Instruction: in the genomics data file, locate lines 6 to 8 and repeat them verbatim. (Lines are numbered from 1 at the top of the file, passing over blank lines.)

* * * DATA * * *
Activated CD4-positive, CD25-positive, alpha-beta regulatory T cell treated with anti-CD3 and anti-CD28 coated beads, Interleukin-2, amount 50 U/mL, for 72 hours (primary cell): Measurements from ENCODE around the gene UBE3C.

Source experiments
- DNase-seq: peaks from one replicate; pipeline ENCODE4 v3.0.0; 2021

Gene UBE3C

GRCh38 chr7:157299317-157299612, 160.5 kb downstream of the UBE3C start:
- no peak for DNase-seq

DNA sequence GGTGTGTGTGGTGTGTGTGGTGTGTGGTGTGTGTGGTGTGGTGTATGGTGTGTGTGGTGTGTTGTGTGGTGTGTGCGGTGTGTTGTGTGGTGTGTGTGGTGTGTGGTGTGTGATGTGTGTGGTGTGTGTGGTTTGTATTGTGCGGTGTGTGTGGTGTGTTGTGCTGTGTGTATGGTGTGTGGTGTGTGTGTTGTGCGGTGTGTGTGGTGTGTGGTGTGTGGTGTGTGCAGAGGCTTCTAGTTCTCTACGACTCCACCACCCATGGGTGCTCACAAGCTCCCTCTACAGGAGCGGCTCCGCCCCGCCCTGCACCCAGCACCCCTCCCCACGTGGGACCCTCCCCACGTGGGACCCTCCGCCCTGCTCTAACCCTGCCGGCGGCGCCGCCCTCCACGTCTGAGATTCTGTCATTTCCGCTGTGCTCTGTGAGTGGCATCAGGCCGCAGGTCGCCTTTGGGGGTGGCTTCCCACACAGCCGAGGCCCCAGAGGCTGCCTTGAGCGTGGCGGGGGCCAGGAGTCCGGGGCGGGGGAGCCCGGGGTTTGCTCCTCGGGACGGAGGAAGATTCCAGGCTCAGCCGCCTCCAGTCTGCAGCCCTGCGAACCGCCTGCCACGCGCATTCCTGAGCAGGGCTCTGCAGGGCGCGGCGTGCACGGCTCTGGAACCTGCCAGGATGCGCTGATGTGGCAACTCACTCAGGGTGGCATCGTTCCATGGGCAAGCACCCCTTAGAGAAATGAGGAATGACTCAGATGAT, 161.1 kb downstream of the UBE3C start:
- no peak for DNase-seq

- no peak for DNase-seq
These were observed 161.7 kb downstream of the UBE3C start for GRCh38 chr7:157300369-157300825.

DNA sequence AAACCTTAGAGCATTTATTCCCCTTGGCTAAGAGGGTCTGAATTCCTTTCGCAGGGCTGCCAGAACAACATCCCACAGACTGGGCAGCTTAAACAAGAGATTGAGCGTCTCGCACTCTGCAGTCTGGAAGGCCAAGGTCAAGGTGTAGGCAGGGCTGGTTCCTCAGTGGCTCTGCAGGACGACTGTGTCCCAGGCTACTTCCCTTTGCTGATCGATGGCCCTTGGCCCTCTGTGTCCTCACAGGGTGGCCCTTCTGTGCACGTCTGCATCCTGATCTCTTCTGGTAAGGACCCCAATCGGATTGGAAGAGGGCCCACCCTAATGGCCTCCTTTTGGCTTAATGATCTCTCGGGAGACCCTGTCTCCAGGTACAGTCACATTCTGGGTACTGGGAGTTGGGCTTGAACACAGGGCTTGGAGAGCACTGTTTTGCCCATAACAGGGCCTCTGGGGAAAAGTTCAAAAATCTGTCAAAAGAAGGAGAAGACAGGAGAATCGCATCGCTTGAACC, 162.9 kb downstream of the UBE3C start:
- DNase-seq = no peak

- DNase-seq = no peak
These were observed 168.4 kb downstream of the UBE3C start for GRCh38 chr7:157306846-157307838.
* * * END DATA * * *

- no peak for DNase-seq

DNA sequence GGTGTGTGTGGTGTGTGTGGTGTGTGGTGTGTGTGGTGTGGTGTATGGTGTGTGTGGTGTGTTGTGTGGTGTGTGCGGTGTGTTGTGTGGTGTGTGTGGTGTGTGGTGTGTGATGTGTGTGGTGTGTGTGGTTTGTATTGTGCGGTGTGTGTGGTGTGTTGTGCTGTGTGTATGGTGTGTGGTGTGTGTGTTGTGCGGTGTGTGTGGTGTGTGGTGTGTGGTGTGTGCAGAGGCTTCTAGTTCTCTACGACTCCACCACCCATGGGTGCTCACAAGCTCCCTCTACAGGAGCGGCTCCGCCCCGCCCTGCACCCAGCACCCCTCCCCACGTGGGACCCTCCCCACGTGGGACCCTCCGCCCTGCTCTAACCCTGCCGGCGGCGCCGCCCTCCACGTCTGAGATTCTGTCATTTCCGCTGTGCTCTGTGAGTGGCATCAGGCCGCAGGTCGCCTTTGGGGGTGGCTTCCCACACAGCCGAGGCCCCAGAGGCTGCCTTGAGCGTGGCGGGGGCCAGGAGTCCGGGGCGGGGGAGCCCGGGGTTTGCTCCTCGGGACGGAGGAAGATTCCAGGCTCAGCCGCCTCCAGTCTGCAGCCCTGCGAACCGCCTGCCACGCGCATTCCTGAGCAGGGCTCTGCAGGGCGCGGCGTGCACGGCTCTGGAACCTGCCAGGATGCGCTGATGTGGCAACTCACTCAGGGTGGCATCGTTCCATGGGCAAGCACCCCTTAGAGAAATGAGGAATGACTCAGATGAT, 161.1 kb downstream of the UBE3C start:
- no peak for DNase-seq